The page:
The key to link the code to intern identity was maintained in the Pediatric Residency Program Director’s office. For this study, CAT ratings were obtained from the education files without identifiers. The institutional review board at Weill Cornell Medical College approved this study as a part of a standard educational project.
All residents, nurses, and physicians were oriented to FCR before its introduction in January 2009 through a modified FCR workshop developed at Cincinnati Children’s Medical Center.24 A brief overview of the CAT was included in the workshop, but no other formal training was provided.
All available, de-identified CAT forms from the resident educational files were analyzed for completeness by generating frequency tables of individual items. Individual residents had 1 to 4 sets of evaluations from each time period. Each set contained 1 parent, 1 faculty, 1 nurse, and 1 intern self-assessment form. Multiple assessments of a resident were composited within each phase by using means.
Data from the CAT were not normally distributed (they clustered at the high end of the scale). This finding has been described in other patient-reported ratings of their experience with physicians.25 Jones and Sasser26 have suggested that any response below the maximum may indicate that some aspect of the participant’s experience was not acceptable. To overcome this limitation, it has been suggested that the percentage of “excellent” ratings per item answers, which leads to broader spectrum of scores, be calculated.21 This approach requires 20 to 30 completed CAT forms per intern. Unfortunately, because of the limited number of evaluations in our study, we used statistical corrections to normalize data for analysis. Specifically, the CAT scores were submitted to natural log transformations before analyses.
To analyze intraindividual stability, CAT scores were compared between the pre-FCR and post-FCR periods for the 15 interns who had self-evaluations and parental evaluations available from both time periods. Paired t tests were used to compare the normalized CAT scores, and Pearson correlation coefficients were used to assess associations between CAT scores. Cronbach α was used to examine the internal consistency for CAT scores.
Of 20 interns, 17 interns had their communication and interpersonal skills assessed during the first time period (pre-FCR, traditional rounds), 18 interns were assessed during the second time period (post-FCR), and 15 interns had assessments from both time periods.
A total of 108 sets (432 individual forms) were distributed. Four sets of completed forms were excluded from analysis for the pre-FCR period and 2 sets for the post-FCR period because there were errors in recording study ID number, and the forms could not be associated with any intern. Twenty-four sets had missing forms. The overall response rate was 78% (84/108). Response rates were equivalent for the 4 groups of respondents: 78% for parents (84/108), 80% for nurses, and 80% residents (86/108 for each group), and 74% for faculty (80/108). The most common reason that forms were not completed was that patients were discharged before observations could be made or parent surveys were collected.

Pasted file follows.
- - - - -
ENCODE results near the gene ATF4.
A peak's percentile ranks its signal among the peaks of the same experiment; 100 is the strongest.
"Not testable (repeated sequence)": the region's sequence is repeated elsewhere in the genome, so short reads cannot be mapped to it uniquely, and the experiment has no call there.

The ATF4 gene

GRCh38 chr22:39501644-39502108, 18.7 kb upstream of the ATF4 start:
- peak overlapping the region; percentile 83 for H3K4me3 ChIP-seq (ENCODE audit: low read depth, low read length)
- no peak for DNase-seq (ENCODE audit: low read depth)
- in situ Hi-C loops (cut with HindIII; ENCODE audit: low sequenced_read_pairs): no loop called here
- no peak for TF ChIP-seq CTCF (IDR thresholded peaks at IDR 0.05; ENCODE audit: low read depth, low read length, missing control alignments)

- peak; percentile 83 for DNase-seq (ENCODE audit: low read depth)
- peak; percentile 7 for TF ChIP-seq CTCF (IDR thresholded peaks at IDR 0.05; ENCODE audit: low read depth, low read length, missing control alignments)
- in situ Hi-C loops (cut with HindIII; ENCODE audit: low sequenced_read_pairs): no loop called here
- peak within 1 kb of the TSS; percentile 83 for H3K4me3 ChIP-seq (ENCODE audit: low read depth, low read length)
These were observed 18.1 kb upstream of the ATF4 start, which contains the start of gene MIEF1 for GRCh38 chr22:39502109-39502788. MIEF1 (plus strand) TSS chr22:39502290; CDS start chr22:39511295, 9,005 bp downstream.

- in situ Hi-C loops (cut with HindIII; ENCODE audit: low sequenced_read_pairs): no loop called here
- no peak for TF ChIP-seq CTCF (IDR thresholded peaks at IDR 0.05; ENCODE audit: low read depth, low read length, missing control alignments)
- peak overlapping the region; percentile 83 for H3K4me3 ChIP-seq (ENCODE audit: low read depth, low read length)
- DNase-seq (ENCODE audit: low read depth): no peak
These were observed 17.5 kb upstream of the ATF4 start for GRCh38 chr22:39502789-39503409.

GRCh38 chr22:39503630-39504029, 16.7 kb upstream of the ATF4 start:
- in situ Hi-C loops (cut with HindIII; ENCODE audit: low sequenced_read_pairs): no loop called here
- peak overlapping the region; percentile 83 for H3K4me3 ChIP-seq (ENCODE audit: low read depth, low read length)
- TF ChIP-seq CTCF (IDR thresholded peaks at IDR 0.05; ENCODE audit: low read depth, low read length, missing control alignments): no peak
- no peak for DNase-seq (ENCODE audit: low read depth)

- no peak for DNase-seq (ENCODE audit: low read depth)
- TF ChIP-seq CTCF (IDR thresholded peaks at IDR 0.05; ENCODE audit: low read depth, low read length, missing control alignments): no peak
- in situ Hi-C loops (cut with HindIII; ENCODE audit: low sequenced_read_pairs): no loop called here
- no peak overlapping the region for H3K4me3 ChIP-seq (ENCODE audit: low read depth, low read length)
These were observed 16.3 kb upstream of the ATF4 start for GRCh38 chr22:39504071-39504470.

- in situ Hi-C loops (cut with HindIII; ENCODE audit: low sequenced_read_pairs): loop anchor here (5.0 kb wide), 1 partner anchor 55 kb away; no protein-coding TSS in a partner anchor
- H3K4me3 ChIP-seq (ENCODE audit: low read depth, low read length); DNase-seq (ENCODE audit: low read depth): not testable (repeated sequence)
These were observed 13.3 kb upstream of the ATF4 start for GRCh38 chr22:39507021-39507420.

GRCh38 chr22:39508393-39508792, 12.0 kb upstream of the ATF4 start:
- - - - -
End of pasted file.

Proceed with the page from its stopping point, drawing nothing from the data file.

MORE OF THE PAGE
Communication Assessment Tool: Interrater Reliability Testing
Internal consistency (Cronbach α coefficient) was calculated for all evaluator groups. Overall scale reliability was high (α-coefficients 0.9–0.99). Also, α-coefficients were high when reliability was assessed per evaluator (Table 1),
Opportunities for Direct Observation
The submitted CAT forms were reviewed for data analyses by generating frequency tables of individual items. One scoring option on the CAT is to choose “not observed,” indicating inadequate opportunity to make a judgment on an item; the other 5 options indicate frequencies with which a given behavior was observed. This review showed that nurses had chosen “not observed” on all CAT items for 32 of 44 forms (73%) and faculty had chosen “not observed” on all CAT items for 38 of 44 forms (86%). Forms marked with all items “not observed” could not be further analyzed.
Nurses and faculty were significantly more likely to provide responses indicating opportunity to observe intern behaviors on the CAT forms in the post-FCR period than in the pre-FCR period. Nurses indicated adequate observation for 29 of 34 post-FCR forms (85%; Χ21 = 23.6, P < .001), whereas they had made the same judgment in only 27% in the pre-FCR phase. Faculty indicated adequate observation for 32 of 34 post-FCR forms (94%; Χ21 = 18.7, P < .001), compared with 14% in the pre-FCR phase (Fig 1).
Parents and interns had high rates of indicating adequate observation from both time periods, allowing comparison between intern self-evaluation and parent evaluation during both the pre- and post-FCR periods (Fig 1).
Communication Skills: Intern Self-Assessments and Parent Evaluations